How can India Secure its Energy Needs?

India has to import 85% of its crude requirements & recently overtook Japan to become Asia’s number two crude oil importer. Is there a pressing need to for us to remain aligned to the trend?

Why is India losing its Oil story?

Why are we failing to acknowledge that the time is ripe for us to relook at our energy policy (or the lack thereof)?

India is a country of oil have-nots. It does not have a conducive terrain nor is it flush with hydrocarbon deposits. Whatever is known to be available must be effectively sourced & not simply glanced over. Private oil companies are willing to invest, have technological understanding & have proven credentials to extract oil and gas. However, they will only invest if they’re guaranteed conducive policies and stable contractual regime – None of which the Indian Government is willing to assure, at this stage. Every time a major reserve is found, everyone – from the stakeholders at the centre to the media – feels outraged that national wealth is being looted and monetised by private companies. They do so without ever willing to understand the benefit the country stands to gain from such discoveries. The government is in the best position to alleviate such misgivings by highlighting the importance of these private players and creating an enabling environment that encourages investment. However, collective effort of the government has been to penalise and extract the most it can from private companies. This is not ethical nor advisable: Not ethical when private companies are adding handsomely to royalties and taxes while securing the energy base of the country; not advisable when its own PSU companies do not have anything substantial to present.

Oil is a material. It not only powers cars & engines, but also does a lot more, directly or indirectly… Automobiles, plastic industries including pipes, chemicals and resins, paints, footwear manufacturers etc are all dependent on the oil industry. A developed, robust domestic oil and gas sector will not only secure our energy needs, but will also have a positive effect on various other sectors.  Presently, due to crash in crude prices, upstream sectors are negatively impacted. However, this is the moment for the government to come together and support the upstream sector by renewing and easing contracts and stabilising revenues and taxes.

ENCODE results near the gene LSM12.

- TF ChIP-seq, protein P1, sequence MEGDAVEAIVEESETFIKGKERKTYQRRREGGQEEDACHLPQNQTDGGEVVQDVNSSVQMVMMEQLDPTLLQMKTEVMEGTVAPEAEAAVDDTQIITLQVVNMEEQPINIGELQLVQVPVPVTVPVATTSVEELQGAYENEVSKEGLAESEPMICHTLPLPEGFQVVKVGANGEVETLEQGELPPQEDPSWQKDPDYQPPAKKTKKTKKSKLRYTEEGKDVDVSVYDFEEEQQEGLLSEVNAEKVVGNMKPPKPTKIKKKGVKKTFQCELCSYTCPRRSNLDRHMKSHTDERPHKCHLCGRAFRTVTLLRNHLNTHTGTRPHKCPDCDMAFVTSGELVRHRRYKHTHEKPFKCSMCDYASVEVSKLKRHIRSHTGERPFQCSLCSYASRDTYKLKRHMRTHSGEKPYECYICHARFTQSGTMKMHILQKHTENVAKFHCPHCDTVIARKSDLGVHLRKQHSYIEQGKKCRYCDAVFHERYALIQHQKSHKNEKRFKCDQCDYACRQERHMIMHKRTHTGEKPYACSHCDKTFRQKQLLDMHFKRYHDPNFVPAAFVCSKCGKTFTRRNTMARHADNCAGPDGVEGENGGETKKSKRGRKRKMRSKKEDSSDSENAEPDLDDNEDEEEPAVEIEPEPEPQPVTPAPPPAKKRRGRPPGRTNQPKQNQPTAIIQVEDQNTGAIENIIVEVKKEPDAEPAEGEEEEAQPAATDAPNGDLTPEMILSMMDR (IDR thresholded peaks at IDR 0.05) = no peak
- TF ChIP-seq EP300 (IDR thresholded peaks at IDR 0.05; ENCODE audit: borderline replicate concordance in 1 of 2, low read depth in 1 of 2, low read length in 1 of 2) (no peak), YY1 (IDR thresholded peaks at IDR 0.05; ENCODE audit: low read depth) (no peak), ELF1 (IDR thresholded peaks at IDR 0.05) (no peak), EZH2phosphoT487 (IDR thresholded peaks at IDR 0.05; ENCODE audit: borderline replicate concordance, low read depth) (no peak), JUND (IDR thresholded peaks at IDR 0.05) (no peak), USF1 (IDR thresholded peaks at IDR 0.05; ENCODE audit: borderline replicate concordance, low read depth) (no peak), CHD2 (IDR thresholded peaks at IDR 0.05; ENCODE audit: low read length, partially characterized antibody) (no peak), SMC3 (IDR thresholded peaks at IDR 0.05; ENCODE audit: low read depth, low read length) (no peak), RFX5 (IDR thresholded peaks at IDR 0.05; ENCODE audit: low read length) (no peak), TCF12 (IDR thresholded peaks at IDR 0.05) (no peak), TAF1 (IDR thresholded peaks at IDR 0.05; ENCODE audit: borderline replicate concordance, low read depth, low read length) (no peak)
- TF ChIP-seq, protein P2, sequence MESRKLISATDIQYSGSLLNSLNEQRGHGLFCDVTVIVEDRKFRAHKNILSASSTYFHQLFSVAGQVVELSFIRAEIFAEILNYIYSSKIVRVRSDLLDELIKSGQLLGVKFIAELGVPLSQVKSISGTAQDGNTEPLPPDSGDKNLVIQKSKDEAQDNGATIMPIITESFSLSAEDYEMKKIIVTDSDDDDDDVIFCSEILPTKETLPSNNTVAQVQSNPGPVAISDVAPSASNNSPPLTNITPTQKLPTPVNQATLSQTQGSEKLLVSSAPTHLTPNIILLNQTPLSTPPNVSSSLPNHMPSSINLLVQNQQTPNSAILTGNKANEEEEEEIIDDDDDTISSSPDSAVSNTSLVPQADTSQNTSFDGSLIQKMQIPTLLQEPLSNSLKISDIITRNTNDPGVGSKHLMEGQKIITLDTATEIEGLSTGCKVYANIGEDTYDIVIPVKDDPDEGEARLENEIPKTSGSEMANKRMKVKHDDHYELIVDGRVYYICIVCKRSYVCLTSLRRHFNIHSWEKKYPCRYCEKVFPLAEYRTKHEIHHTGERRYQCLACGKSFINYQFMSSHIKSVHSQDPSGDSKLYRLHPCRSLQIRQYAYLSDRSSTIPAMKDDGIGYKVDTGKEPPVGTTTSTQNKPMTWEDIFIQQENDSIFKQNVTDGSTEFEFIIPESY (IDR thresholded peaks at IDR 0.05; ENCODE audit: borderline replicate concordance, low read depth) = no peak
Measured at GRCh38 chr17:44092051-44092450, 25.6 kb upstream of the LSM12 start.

NK Verma of ONGC says the current oil prices are a temporary phenomenon & unstable in the long run. Given the situation, prices will go up & India – that largely relies on oil imports – will feel the “heat” again. The World Bank says India is poised to be the world’s fastest growing economy & manufacturing industry will play a substantial role. For manufacturing industry to take off, India needs to decrease its dependence on imported oil and gas, relook at the long-term energy policy of the country and work towards securing oil and gas domestically. Of course, some may argue that this is an excellent opportunity for India to go ahead and buy oil wells across the world. But that cannot be the only solution. Domestic expansion must be part of energy reforms for any country to prosper.

Despite low oil prices and political challenges faced by the Mexican President Enrique Pena Nieto’s government, Mexico has declared that it will continue implementing wide scale reforms in its energy sector. Analysts from Brookings Institute say that Mexico’s vision is a long-term vision, and not a short-term measure. Why cannot India, the fourth largest consumer of oil, adopt a similar vision? The time is now, and there is no room for complacency.

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